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Thursday, 1 March 2012
Page: 1456


Senator IAN MACDONALD (Queensland) (18:08): I move:

That the Senate take note of the document.

This report shows the operations of Australia Post in the last financial year. It is quite an interesting document. Australia Post clearly says that its letter service does not return a profit—it is not the big part of its activities these days. It makes its money, and it does fairly well as I understand it, out of parcel post deliveries.

In looking through this report, I am reminded of the estimates hearing when we inquired of Senator Conroy about a new appointment to Australia Post. We found that the new appointment to Australia Post's board was a relative of Mr Ahmed Fahour, who is the managing director. But that is okay. What we found to be more interesting was that both Mr Fahour and Senator Conroy are very involved in volleyball in Victoria. Lo and behold, who should the new appointee to the board be but another member of the volleyball club in Victoria. It seems that if you want to get on the Australia Post board you have to be in a sporting organisation in Victoria with Senator Conroy. And good on Senator Conroy for promoting women's sport. But that is just a little bit interesting.

I also noticed, in looking at the board and executive, that one of the board members is Mr Peter Carne. Those of us with any association with the law in Queensland would remember a very famous legal firm in Queensland named Goss Downey Carne. Goss, you might recall, is the surname of a former Labor Premier of Queensland, Wayne Goss. In fact, Mr Wayne Goss was a partner in the firm of Goss Downey Carne. Mr Carne is a self-confessed advocate for the Labor Party. One might also say he is 'one of the mates'. He has been, I concede, President of the Law Society. It is interesting to watch Senator Conroy's method of appointing people to the board of Australia Post. It reminds me of his method of appointing people to the NBN Co.

Senator Williams: Mr Squiggly!

Senator IAN MACDONALD: Not Mr Squiggly—that was sort of legitimate—but Mr Mike Kaiser, who for many years was an apparatchik in Queensland. I think he was in the Queensland parliament for a little while—until he was forced to resign through unsavoury allegations against him. Lo and behold, he turns up as a very well remunerated—above $400,000 per annum—government relations man in NBN Co. How did he get there? We found out at estimates that Senator Conroy just suggested to Mr Quigley that, if he happened to be looking for a communications expert, Mike Kaiser might be a good person to appoint. Lo and behold, Mr Quigley appointed Mike Kaiser. There were no advertisements, no calling for applications, no competitive process for getting the job—but Mr Kaiser ended up there.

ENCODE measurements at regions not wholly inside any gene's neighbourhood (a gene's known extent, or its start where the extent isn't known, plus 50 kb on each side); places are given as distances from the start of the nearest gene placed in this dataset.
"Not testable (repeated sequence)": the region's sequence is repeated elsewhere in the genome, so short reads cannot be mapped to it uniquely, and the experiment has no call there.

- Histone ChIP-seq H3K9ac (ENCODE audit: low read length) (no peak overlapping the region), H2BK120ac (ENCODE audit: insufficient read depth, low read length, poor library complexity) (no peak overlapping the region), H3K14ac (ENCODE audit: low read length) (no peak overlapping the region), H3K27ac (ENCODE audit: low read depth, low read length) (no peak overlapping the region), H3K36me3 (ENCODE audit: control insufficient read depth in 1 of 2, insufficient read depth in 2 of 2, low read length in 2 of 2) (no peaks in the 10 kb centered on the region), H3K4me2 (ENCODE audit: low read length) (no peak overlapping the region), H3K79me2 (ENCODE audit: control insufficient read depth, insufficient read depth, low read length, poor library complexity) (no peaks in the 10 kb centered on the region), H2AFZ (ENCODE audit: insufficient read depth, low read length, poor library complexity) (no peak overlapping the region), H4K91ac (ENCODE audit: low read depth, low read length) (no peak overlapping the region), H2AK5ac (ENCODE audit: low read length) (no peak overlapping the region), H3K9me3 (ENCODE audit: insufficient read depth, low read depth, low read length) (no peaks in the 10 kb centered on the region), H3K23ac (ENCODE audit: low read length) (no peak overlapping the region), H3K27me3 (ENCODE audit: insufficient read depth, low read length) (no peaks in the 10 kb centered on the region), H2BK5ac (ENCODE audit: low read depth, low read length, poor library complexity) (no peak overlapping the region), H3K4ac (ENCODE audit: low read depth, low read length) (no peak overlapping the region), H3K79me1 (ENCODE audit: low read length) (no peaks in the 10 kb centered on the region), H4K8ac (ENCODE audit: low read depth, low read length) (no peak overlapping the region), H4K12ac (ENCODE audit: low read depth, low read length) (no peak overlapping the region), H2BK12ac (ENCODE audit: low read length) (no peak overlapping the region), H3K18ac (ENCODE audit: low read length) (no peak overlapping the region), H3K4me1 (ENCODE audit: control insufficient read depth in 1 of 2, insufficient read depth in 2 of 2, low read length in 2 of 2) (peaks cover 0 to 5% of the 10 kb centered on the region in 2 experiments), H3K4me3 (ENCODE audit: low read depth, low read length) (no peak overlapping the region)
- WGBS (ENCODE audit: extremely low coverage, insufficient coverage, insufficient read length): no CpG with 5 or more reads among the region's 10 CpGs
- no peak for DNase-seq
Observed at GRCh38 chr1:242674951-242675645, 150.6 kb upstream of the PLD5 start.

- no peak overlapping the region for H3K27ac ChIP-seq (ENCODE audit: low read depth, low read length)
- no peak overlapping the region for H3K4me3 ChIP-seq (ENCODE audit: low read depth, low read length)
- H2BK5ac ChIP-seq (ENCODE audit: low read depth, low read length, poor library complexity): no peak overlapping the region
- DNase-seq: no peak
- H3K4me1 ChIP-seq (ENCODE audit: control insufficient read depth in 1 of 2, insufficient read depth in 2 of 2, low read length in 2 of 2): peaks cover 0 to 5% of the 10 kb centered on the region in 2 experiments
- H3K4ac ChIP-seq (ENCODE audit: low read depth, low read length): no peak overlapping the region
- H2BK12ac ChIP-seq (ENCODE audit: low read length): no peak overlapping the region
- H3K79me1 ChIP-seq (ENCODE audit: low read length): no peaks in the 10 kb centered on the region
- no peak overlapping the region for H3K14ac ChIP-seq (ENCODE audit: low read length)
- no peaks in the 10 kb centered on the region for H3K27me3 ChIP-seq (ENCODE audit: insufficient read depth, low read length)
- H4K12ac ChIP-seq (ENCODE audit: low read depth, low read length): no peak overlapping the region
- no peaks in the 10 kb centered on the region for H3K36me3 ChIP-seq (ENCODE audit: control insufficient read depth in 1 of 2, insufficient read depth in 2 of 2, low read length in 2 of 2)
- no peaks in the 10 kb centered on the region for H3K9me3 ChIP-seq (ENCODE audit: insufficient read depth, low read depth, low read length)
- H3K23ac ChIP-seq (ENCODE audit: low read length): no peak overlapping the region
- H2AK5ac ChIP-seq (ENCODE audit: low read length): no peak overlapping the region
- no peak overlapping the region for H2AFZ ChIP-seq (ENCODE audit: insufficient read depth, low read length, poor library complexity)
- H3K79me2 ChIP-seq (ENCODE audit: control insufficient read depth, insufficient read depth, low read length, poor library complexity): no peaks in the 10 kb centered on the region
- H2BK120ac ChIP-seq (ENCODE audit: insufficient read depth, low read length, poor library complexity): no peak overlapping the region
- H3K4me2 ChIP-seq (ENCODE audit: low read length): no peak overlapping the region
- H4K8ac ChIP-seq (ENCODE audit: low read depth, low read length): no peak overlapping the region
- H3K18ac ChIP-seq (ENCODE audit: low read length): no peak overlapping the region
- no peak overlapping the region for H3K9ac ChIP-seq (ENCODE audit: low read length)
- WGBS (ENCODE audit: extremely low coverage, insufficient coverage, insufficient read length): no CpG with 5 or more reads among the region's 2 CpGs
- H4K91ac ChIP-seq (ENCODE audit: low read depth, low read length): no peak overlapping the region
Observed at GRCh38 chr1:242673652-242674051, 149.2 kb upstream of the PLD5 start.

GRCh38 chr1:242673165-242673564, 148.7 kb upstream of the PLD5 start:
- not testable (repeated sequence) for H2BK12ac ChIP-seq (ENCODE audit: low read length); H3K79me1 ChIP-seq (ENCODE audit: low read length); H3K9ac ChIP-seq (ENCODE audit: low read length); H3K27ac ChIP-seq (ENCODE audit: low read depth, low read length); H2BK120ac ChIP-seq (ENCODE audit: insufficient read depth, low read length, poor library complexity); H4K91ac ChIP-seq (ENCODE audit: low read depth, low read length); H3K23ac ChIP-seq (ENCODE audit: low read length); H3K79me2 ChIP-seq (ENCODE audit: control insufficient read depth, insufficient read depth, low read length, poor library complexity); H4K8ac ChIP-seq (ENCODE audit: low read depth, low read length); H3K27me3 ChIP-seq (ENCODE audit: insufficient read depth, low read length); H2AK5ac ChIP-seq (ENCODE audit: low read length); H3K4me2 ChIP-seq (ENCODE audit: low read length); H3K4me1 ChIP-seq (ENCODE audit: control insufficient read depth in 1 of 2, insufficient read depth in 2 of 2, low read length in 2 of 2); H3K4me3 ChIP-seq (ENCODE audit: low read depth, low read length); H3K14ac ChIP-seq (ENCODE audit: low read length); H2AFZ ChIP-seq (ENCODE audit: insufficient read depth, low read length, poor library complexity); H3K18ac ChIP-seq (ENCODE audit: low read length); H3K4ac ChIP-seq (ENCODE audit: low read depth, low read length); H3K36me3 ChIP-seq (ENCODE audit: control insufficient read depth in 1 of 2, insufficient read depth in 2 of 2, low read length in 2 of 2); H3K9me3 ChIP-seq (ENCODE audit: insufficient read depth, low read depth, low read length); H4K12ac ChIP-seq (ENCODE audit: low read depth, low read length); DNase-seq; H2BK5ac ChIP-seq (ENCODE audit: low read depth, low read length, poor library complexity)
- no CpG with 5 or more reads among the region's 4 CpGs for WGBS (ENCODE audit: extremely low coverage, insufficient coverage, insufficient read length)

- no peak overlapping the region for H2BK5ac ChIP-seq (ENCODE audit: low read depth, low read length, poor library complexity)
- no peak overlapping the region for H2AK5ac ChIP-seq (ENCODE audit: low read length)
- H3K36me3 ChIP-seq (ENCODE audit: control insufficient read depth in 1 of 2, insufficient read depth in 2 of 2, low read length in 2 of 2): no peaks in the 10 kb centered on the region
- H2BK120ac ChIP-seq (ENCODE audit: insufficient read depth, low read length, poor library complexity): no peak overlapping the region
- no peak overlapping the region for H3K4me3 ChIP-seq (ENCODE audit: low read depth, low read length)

I have diverted myself from the Australia Post report. I really wanted to talk about a couple of things of importance to me—some of the things I raised at estimates. One of those things is the enormous loss of packages that happens within the city of Townsville, where my office is, in North Queensland. A bloke who runs a mail-order operation has an enormous loss of packages that are sent from one suburb in Townsville to another. He has recorded a litany of delays of over two weeks to get from one side of Townsville to the other. I know Townsville is growing—it is a great city—but it should not take two weeks to get from one side of town to the other.

I also want to mention the disgraceful situation in Rockhampton, where Australia Post is causing untold difficulties to residents in Elphinstone Street because of the manner of its operation. I repeat that, if Australia Post were not a government business enterprise, the council would have shut down that facility long ago. I call on Minister Conroy to do something about that. I seek leave to continue my remarks later.

Leave granted; debate adjourned.